Tuesday, 1 June 2010

Deflation first, then possibly inflation

The deflationary pressure in Europe and the USA is clearly increasing. Banks in Europe are becoming more reluctant to lend and $ libor is edging up too. The fear of inflation is still prevalent despite contrary evidence; why is this?

There is an assumption that monetising debt is de facto a route to inflation, but that is not necessarily the case. Referring to government orchestrated debt buying, Von Mises wrote in Human Action “The first stage of the Inflationary process may last for many years…..it is not too late for the government to abandon its inflationary policy”.

Monetising debt (or QE) is not an automatic route to the (hyper) inflation that many people fear. Firstly the banks need to use this new cash and be prepared to lend it out within the fractional banking system. They are not doing that. They prefer to hoard the money as reserve requirements are being raised and they are fearful of the current economic conditions (with good reason). Secondly, even if banks were prepared to lend the money, consumers must be prepared to borrow more and leverage their own balance sheets. That is equally not happening. In fact the saving rate in the US is increasing as people pay down their mortgages.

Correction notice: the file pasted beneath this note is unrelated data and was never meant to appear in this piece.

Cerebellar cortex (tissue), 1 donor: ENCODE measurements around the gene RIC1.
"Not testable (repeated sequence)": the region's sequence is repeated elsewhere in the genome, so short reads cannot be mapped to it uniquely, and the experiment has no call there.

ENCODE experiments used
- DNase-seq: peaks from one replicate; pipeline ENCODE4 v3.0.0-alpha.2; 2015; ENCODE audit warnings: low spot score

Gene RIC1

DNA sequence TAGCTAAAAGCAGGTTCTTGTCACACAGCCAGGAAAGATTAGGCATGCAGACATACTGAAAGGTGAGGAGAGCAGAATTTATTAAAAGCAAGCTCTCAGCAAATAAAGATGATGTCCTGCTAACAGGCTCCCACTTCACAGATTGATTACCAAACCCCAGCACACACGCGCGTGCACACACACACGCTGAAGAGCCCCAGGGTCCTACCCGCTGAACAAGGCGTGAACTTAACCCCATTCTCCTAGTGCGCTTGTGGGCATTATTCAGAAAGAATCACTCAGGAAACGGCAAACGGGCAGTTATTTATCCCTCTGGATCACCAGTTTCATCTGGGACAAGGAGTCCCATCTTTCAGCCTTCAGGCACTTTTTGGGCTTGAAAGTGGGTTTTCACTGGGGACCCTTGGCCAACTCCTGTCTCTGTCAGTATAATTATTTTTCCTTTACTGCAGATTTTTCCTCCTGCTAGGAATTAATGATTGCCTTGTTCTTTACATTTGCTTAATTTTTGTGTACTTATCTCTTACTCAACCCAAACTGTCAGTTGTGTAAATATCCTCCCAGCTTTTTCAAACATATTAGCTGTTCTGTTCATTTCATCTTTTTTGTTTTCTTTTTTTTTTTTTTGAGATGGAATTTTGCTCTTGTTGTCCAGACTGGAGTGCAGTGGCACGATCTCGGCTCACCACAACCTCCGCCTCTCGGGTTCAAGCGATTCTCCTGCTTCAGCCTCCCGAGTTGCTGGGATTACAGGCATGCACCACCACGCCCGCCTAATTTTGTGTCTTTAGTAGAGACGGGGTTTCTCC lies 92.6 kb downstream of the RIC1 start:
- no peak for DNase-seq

In short, the velocity of money has collapsed and money available for exchange is contracting (M3). The money created by recent QE is merely plugging holes in the banking system. This is unlikely to change until Real Estate starts increasing, consumers chose to leverage themselves and quickly increase borrowings.

In the medium term, debt pay- down will drive assets lower and the dollar higher. It may also even drag gold down, but gold will not fall nearly as hard as Real Estate or the Stock market. Interest rates are set to stay low as there is a drive to cash. The reason the dollar stays strong is because it’s the reserve currency. Borrowers who cannot raise money in their own currency usually chose the dollar instead. As assets decline quickly in a disinflationary environment, the need for cash increases and de facto the need for dollars to pay down debt.

The end game of this crisis may well be a reflationary nightmare. Don’t worry about that now. In fact when it comes, it will be so horrendous that central banks may be forced to expand their balance-sheets by 50 x not the current 3 x.

With over USD 500 trillion of outstanding derivatives a breakdown in the banking system in a few years might precipitate the need for a new currency but in the meantime deal with a declining real estate, declining wages and a declining stock market

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